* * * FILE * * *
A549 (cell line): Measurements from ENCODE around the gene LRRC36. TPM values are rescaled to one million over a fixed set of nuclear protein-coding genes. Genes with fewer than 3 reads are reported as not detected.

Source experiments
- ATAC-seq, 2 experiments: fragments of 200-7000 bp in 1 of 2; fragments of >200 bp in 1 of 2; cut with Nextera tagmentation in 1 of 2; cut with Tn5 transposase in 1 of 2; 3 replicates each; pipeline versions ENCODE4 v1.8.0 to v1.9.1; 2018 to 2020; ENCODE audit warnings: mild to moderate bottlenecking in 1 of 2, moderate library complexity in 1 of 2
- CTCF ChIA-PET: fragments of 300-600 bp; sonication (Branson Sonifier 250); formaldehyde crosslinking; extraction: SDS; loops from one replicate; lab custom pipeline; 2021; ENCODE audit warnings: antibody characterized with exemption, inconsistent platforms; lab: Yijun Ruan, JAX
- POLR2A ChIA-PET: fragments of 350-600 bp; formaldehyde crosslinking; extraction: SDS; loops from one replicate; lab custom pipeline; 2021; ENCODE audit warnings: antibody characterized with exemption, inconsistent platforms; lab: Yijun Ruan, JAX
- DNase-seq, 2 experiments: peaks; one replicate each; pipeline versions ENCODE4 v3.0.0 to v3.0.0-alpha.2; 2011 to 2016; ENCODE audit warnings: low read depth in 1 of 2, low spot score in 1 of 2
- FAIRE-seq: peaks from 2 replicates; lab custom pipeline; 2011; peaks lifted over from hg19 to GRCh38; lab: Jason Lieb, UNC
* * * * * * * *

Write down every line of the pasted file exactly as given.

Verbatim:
A549 (cell line): Measurements from ENCODE around the gene LRRC36. TPM values are rescaled to one million over a fixed set of nuclear protein-coding genes. Genes with fewer than 3 reads are reported as not detected.

Source experiments
- ATAC-seq, 2 experiments: fragments of 200-7000 bp in 1 of 2; fragments of >200 bp in 1 of 2; cut with Nextera tagmentation in 1 of 2; cut with Tn5 transposase in 1 of 2; 3 replicates each; pipeline versions ENCODE4 v1.8.0 to v1.9.1; 2018 to 2020; ENCODE audit warnings: mild to moderate bottlenecking in 1 of 2, moderate library complexity in 1 of 2
- CTCF ChIA-PET: fragments of 300-600 bp; sonication (Branson Sonifier 250); formaldehyde crosslinking; extraction: SDS; loops from one replicate; lab custom pipeline; 2021; ENCODE audit warnings: antibody characterized with exemption, inconsistent platforms; lab: Yijun Ruan, JAX
- POLR2A ChIA-PET: fragments of 350-600 bp; formaldehyde crosslinking; extraction: SDS; loops from one replicate; lab custom pipeline; 2021; ENCODE audit warnings: antibody characterized with exemption, inconsistent platforms; lab: Yijun Ruan, JAX
- DNase-seq, 2 experiments: peaks; one replicate each; pipeline versions ENCODE4 v3.0.0 to v3.0.0-alpha.2; 2011 to 2016; ENCODE audit warnings: low read depth in 1 of 2, low spot score in 1 of 2
- FAIRE-seq: peaks from 2 replicates; lab custom pipeline; 2011; peaks lifted over from hg19 to GRCh38; lab: Jason Lieb, UNC